Previous Student Feedback

Feedback, Recommendations and Responses

Every unit is reviewed for enhancement each year. At the most recent review, the following staff and student feedback items were identified and recommendations were made.

Feedback from Student feedback

Feedback

Assessment task feedback as annotated copy of assignment rather than criteria sheet would be more helpful.

Recommendation

Markers to provide annotated feedback in addition to criteria sheet.

Feedback from Observation.

Feedback

Assessment task needs more relevance to science.

Recommendation

Assessment tasks have been adjusted to provide more relevance to science in the classroom.

Unit Learning Outcomes
On successful completion of this unit, you will be able to:
  1. Evaluate examples of teaching and assessment practice in science education to identify how connections are made to students’ prior knowledge or experience to promote learning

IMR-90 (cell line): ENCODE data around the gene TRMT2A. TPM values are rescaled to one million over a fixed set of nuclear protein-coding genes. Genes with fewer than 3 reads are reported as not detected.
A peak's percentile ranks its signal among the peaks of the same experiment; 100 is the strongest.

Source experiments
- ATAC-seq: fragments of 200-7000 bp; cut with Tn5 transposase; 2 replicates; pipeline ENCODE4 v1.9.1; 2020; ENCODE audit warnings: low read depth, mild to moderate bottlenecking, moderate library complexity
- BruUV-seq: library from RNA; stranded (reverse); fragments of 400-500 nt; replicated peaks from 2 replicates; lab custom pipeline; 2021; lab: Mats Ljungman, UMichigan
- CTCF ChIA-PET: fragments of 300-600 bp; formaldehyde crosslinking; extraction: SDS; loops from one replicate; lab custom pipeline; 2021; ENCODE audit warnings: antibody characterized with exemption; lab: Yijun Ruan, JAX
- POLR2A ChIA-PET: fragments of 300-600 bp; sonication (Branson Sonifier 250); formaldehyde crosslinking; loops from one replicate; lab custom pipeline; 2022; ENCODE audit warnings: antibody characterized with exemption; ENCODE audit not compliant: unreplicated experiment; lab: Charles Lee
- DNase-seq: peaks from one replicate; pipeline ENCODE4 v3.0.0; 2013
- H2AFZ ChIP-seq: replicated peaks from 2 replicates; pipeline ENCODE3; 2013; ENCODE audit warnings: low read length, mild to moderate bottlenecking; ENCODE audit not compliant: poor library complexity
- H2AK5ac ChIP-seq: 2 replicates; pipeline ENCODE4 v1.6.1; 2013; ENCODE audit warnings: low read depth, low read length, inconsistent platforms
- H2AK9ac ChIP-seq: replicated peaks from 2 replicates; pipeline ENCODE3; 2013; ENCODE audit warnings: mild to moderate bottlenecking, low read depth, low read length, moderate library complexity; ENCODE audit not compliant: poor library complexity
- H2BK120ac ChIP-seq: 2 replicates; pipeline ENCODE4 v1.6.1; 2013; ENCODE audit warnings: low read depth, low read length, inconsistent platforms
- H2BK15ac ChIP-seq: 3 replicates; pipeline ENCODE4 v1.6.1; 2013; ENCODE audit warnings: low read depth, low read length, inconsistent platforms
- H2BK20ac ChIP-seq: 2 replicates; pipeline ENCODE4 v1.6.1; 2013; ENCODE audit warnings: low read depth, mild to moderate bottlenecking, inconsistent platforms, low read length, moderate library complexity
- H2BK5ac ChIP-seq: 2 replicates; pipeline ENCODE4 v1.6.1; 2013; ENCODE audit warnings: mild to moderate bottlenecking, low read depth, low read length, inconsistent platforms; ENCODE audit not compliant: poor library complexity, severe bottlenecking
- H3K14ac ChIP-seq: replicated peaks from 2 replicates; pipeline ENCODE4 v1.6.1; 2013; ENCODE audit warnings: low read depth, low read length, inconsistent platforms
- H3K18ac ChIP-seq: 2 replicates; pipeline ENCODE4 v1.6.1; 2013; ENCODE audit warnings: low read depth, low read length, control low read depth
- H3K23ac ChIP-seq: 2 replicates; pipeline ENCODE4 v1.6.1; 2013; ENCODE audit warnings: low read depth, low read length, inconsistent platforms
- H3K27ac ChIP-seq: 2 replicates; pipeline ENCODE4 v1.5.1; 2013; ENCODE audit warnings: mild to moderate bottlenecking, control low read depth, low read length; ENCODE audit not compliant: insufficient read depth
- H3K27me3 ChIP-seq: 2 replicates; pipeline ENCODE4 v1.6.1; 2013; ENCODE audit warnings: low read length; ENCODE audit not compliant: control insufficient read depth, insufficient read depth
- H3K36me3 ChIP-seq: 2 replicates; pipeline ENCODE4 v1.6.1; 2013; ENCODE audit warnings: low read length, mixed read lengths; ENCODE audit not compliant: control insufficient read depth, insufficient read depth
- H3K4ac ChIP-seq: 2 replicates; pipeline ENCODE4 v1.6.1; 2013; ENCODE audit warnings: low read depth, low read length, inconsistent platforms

2. Access and apply professional literature on contemporary science education to critically evaluate or justify planning and assessment practices
  3. Plan learning experiences that use appropriate research-based pedagogy and ICTs to structure content and address students’ possible misconceptions in science education
  4. Develop diagnostic, formative and summative assessment tools that identify students’ understanding of scientific phenomena
  5. Select teaching and learning and assessment strategies that draw on understandings from research of how students learn in order to support active learning, promote higher order thinking and scaffold students’ understanding of core concepts in science
  6. Identify strategies to support inclusive student participation and engagement in classroom activities.

Successful completion of this course provides opportunities for students to demonstrate the Australian Professional Standards for Teachers focus areas of:

1.1 Physical, social and intellectual development and characteristics of students.

1.2 Understand how learners learn